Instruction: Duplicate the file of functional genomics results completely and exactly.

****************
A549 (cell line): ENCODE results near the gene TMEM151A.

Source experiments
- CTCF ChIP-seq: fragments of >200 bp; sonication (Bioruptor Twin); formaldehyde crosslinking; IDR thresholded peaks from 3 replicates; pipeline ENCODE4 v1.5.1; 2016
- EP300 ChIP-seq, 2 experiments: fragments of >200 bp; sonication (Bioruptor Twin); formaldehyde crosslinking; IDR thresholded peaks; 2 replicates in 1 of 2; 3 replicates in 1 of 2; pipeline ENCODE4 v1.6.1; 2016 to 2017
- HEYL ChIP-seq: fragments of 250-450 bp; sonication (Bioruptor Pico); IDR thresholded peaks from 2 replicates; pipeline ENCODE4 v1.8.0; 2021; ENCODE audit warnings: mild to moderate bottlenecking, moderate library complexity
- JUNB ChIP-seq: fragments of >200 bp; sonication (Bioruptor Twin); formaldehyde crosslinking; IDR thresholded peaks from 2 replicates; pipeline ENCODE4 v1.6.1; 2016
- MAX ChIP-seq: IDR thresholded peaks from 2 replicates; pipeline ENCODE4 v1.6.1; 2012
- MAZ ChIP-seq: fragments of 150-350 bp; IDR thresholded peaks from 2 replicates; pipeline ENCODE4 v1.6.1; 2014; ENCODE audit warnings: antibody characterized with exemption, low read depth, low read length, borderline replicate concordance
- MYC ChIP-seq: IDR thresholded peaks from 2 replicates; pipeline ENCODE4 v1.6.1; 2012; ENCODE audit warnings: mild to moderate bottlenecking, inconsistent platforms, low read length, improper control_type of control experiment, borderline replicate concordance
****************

A549 (cell line): ENCODE results near the gene TMEM151A.

Source experiments
- CTCF ChIP-seq: fragments of >200 bp; sonication (Bioruptor Twin); formaldehyde crosslinking; IDR thresholded peaks from 3 replicates; pipeline ENCODE4 v1.5.1; 2016
- EP300 ChIP-seq, 2 experiments: fragments of >200 bp; sonication (Bioruptor Twin); formaldehyde crosslinking; IDR thresholded peaks; 2 replicates in 1 of 2; 3 replicates in 1 of 2; pipeline ENCODE4 v1.6.1; 2016 to 2017
- HEYL ChIP-seq: fragments of 250-450 bp; sonication (Bioruptor Pico); IDR thresholded peaks from 2 replicates; pipeline ENCODE4 v1.8.0; 2021; ENCODE audit warnings: mild to moderate bottlenecking, moderate library complexity
- JUNB ChIP-seq: fragments of >200 bp; sonication (Bioruptor Twin); formaldehyde crosslinking; IDR thresholded peaks from 2 replicates; pipeline ENCODE4 v1.6.1; 2016
- MAX ChIP-seq: IDR thresholded peaks from 2 replicates; pipeline ENCODE4 v1.6.1; 2012
- MAZ ChIP-seq: fragments of 150-350 bp; IDR thresholded peaks from 2 replicates; pipeline ENCODE4 v1.6.1; 2014; ENCODE audit warnings: antibody characterized with exemption, low read depth, low read length, borderline replicate concordance
- MYC ChIP-seq: IDR thresholded peaks from 2 replicates; pipeline ENCODE4 v1.6.1; 2012; ENCODE audit warnings: mild to moderate bottlenecking, inconsistent platforms, low read length, improper control_type of control experiment, borderline replicate concordance